Sochi Olympic snowboard halfpipe silver medalist Ayumu Hirano is determined to win gold this time.
Once nicknamed the "boy genius," Hirano, now 19, goes into the 2018 Pyeongchang Winter Olympics being the youngest Japanese athlete to win a Winter Games medal and also the youngest snowboarder ever to win an Olympic medal -- honors he achieved in Sochi at the age of 15.
"I want to pull off a spectacular performance worthy of winning gold," Hirano says with a determined expression -- no longer giving the innocent young boy image he once held.
Ahead of the games, the boarder's 46-year-old father, Hidenori, who has been a rock during his son's meteoric rise, commented, "In 2014, Ayumu was suddenly selected for the Japan national team a month before the tournament. This time we will go to the Winter Olympics making sure he wins gold."
Ayumu knows it won't be easy clinching gold, but he is determined to succeed. "Of course there is pressure, but I want to give a convincing performance," he says. A key difference this time, compared to the Sochi Games, is that he goes into the tournament as the favorite to win gold.
It was at the age of 4 that the star became a "rider." Inspired by his brother Eiju, who is three years older than him and aims to represent Japan in the newly added event of skateboarding at the Tokyo 2020 Games, Ayumu took up both snowboarding and skateboarding.
Ayumu would practice at the skate park run by his father in his home city of Murakami in Niigata Prefecture, and in winter, his father would drive him to ski resorts in nearby Yamagata Prefecture.
It wasn't long until his talent was recognized, and when he was in the fourth year of elementary school, he signed a contract with snowboard maker Burton Snowboards. In 2013, at the age of 14, he finished second in the Winter X Games, and won the same tournament in 2016, two years after Sochi.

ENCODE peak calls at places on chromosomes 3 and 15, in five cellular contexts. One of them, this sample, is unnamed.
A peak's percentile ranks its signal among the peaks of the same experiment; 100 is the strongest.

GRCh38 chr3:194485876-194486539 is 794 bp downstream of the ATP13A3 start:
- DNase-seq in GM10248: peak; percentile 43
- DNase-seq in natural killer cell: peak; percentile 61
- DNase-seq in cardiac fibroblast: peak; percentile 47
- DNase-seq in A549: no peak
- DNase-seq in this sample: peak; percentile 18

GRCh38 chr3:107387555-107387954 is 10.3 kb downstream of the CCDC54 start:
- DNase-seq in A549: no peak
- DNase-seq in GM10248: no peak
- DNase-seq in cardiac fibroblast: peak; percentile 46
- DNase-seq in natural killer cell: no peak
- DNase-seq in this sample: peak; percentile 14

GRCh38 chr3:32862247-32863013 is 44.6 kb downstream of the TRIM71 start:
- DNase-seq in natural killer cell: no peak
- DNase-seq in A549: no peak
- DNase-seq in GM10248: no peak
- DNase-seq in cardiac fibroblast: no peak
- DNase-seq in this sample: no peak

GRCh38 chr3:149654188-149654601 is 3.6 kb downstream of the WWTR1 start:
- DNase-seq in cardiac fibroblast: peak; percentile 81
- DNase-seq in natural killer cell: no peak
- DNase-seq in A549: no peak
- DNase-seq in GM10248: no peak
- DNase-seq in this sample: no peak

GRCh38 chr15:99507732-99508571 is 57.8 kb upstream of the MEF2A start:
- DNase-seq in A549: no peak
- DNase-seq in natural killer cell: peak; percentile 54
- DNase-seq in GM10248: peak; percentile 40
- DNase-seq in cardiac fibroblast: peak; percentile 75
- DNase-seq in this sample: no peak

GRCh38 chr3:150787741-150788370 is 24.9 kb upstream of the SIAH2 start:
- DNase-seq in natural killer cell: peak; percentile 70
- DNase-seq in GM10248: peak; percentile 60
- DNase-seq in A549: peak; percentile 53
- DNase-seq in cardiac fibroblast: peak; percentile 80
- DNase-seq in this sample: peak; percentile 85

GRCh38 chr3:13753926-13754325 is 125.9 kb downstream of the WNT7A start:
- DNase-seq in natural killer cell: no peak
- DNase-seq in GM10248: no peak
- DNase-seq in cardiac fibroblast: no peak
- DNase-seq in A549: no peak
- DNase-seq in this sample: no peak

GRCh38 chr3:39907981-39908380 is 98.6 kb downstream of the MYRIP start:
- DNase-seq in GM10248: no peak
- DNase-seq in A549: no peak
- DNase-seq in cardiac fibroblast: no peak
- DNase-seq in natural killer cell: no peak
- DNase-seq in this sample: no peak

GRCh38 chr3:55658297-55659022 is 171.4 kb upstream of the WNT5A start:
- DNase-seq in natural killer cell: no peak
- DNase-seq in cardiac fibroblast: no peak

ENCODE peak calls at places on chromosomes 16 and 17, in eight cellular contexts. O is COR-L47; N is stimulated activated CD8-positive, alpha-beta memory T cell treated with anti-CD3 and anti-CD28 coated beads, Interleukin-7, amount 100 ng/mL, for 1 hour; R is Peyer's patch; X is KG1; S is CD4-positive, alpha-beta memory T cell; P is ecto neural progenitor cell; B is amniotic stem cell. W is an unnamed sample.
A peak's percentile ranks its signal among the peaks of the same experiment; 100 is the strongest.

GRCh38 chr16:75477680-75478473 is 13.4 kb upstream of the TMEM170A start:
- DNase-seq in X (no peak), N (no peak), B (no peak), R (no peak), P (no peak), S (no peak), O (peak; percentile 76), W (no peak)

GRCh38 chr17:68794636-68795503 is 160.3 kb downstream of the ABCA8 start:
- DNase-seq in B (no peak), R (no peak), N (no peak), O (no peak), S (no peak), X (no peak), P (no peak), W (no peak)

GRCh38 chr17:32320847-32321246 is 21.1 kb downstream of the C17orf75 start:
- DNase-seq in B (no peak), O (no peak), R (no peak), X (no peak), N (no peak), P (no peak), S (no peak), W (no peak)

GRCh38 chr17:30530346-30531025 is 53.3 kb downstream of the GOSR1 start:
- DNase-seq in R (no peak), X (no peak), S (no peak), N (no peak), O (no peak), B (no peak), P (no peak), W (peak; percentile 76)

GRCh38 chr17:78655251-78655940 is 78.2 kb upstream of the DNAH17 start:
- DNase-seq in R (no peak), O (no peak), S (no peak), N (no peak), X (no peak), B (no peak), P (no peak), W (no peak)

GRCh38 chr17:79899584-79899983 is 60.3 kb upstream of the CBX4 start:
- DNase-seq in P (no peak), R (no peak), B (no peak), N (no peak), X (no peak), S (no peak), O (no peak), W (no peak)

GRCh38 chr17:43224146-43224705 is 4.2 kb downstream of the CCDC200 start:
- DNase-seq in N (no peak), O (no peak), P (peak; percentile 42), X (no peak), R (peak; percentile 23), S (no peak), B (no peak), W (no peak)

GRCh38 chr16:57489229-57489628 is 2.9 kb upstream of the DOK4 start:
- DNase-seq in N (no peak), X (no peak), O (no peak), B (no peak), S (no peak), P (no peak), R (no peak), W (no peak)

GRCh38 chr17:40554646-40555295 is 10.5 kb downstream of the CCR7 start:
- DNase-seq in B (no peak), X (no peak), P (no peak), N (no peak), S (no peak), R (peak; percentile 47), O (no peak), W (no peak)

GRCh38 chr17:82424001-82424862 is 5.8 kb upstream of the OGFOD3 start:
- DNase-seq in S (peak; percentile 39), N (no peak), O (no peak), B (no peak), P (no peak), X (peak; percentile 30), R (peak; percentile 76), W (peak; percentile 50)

However, at the U.S. Open in March 2017, less than a year before the Pyeongchang Games, Ayumu suffered ligament damage in his left knee due to an awkward landing. The injury meant he was unable to do anything for a while, and he was forced to rest.
His father was a tower of strength during this time, and helped Ayumu remain positive. "Let's regard this as a necessary evil," Hidenori told him during the youngster's period of rehabilitation in Murakami.
It was a precious experience for Ayumu, as it enabled him to look at himself in a new light. "I became able to face challenges with a positive frame of mind," the snowboarder explains, as he re-examined his approach toward diet, physical condition and snowboarding style.
About six months after suffering the injury, Ayumu finished second in the opening World Cup contest. In the following round in December, he managed to beat two-time Olympic gold medalist Shaun White, from the U.S., and took first place. "My sliding technique has improved and I'm managing to maintain a good flow," Ayumu says. He also came first at the Winter X Games in January.
In the snowboard halfpipe, new and more complex tricks are continuing to emerge. Ayumu hopes to pull off a double-vertical turn and quadruple-horizontal turn combination called the "frontside double-cork 1440," and follow it with a "cab double-cork 1440," at the Pyeongchang Games, in a determined attempt to dazzle the world.